How-To: A Family Hike


Every year, our little family’s stamina increases just a little: little legs, a little longer than last year’s, are encouraged – by every means possible  (encouragement; bribery; begging) – to plunge into the natural world, and walk with us just a little bit further.

On Saturday those little legs – four pairs of them, not including those snuggled up inside a baby backpack – attempted one of their most strenuous hikes yet, an 11km round-trip (the first half uphill; the second, back down) taking in three alpine lakes, the third a vast azure puddle, its water refulgent with “rockflour” or glacial silt, beneath the towering Matier Glacier, north of Whistler, British Columbia.

Departing at 2.30pm – after stopping, en route, for bathrooms, lunch, coffee, snacks, a car-toy for a fractious baby, water, bathrooms again (au naturel, roadside), and a third time for good measure – it took two hours of hiking through mosquito-filled forest, clambering across boulder fields, observing waterfalls-without-barriers and stopping, only occasionally, for some energy-boosting snacks (Candy. There’s the bribery.), before we reached the top and sat, contemplating the cool, cool waters. Except for those who were eating pretzels. Or begging for the camera. Or telling us they were tired. Or itchy (see mosquito-filled forest, above).  Or didn’t like pretzels.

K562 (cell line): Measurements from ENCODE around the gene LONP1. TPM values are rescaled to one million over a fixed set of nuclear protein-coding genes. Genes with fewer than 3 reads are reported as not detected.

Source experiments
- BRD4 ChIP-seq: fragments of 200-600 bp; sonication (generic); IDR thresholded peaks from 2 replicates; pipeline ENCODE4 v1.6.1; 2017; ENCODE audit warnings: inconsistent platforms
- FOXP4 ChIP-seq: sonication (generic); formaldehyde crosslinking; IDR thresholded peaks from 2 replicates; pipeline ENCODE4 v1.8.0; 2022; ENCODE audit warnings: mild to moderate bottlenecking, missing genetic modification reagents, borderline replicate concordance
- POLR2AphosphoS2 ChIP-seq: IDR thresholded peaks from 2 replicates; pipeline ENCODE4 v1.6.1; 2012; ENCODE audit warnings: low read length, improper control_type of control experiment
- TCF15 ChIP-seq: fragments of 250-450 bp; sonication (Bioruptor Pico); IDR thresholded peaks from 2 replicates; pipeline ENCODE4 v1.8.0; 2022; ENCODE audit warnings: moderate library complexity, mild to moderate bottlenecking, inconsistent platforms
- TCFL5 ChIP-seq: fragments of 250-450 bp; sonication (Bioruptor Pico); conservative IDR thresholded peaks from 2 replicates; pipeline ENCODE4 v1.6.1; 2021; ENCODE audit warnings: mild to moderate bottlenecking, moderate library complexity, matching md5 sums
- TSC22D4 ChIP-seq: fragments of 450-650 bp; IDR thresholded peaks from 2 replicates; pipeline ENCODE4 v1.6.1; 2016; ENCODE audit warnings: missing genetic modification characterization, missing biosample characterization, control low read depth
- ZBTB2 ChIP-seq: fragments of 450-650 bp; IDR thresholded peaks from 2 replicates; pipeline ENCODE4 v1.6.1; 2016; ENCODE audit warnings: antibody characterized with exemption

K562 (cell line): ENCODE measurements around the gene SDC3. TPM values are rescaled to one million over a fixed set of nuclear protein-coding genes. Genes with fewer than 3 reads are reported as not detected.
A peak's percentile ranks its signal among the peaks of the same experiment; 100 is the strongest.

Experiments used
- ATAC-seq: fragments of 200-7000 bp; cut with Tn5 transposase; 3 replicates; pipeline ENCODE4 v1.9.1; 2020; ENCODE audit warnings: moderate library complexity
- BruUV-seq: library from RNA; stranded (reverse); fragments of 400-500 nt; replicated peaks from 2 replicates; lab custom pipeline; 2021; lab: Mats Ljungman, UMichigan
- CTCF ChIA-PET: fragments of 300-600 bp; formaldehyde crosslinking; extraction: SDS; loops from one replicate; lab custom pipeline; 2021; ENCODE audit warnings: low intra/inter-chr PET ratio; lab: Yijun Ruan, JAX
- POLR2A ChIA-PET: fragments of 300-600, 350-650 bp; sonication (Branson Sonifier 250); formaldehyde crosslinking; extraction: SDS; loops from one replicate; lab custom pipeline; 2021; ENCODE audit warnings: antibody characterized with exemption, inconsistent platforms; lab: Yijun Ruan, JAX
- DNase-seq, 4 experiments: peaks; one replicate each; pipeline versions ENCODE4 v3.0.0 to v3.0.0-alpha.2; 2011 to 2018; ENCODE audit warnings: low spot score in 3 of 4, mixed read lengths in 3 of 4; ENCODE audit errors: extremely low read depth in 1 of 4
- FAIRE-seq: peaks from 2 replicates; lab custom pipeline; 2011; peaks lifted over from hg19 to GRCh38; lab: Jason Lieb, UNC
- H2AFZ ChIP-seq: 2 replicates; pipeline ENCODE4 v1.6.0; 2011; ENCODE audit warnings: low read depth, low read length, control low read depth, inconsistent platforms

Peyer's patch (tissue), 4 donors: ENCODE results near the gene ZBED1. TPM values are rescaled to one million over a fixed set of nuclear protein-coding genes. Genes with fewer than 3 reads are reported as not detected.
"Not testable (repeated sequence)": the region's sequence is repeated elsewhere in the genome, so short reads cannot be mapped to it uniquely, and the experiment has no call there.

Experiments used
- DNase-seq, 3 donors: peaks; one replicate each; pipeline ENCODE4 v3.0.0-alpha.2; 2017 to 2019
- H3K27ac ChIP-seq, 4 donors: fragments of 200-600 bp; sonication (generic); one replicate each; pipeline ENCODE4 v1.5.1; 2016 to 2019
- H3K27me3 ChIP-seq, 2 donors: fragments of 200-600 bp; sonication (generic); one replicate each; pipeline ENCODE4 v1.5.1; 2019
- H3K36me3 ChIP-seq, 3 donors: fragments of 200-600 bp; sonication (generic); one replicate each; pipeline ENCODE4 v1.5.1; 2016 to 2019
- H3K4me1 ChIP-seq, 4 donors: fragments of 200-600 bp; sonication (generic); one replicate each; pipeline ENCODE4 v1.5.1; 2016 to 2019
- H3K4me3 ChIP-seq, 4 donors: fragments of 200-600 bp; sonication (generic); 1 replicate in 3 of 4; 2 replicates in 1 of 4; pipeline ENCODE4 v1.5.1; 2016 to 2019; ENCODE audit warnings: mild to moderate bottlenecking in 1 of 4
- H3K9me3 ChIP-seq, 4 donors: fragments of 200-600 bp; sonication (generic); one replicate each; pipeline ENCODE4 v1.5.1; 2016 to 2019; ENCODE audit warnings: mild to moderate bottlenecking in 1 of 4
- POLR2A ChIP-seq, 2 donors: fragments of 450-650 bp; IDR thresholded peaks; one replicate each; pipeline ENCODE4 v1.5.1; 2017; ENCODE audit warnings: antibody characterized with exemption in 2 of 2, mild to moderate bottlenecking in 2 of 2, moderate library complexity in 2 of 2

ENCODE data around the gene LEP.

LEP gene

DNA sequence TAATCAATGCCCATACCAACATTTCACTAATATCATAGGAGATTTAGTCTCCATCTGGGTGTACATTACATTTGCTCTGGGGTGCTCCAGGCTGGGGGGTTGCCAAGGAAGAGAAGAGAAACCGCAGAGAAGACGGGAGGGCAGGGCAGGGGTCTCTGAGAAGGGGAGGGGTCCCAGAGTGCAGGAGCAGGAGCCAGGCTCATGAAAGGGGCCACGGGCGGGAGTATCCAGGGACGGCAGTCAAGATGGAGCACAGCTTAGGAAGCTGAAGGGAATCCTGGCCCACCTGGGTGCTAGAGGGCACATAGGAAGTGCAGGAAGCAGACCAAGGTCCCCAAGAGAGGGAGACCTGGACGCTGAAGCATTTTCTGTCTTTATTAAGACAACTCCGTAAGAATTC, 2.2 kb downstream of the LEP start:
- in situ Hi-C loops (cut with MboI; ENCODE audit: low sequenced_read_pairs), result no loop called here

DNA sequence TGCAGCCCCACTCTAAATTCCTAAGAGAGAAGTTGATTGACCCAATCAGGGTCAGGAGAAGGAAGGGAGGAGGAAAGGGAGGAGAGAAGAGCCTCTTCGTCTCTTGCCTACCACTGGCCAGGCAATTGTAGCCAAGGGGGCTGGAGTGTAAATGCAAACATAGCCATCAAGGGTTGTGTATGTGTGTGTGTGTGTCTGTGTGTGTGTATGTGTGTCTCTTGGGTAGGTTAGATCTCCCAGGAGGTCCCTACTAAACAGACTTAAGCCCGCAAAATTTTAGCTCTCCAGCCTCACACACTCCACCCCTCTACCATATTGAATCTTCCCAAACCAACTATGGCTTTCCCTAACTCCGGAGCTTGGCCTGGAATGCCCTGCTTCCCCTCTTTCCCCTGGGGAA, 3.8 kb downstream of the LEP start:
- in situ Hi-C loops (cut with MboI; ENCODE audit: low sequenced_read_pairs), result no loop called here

Save for a few small tents on the far side, huddled beneath the toe of the behemoth glacier, and a lone robin perched atop a twig, we were entirely alone. And – in the fleeting moment when pretzels filled all mouths  (even those who didn’t like them) – silent.

Probably the best thing about hiking with children is the conversation. Things that might get lost in the everyday rush bubble to the surface, and have the opportunity to be said. New songs from our own childhoods are taught (“I dreamt I was dead and to Heaven did go; ‘Where do you come from?’ they wanted to know. ‘I come from West Bromwich,’ and how they did stare – ‘Oh, please step inside, you’re the first one from there.’”), to help aching feet forget they’re aching.  The natural world brims full of possibilities. A fallen branch becomes a walking stick, and a sword for battling goblins, and a poking device for making a baby brother laugh. Dinosaurs are found, resurrected, chased off, and, with the precision of four-foot paleontologists, taxonomically categorised. And lo – before everyone knows it (and in two-thirds of the time it took to get to the top) it’s 6pm and the trailhead appears again. “That was easy, mummy.” “Let’s do it again next weekend.” “Can my next birthday party be a hiking party?” “I was the best walker of all, wasn’t I?”

Probably, my darling. But not, I fear, without the candy. Or the pretzels.

Top Tips for Hiking with Children
  • Take compulsory bathroom breaks beforehand
  • Bring treats for energy and bribery
  • Pack plenty of water, and snacks or a picnic for somewhere along the way
  • Use the opportunity to talk, sing and play together
  • Choose slightly more challenging routes slowly, as your little ones get accustomed to distance and incline
  • Take sunscreen, hats and mosquito repellent in summer
  • Pack a plaster (Band-Aid) or two, a length of toilet roll, and a plastic bag…just in case.
  • Leave in plenty of time for the hike you’re tackling, so there’s lots of time for rest-stops and extra exploration

contemplation aug5th


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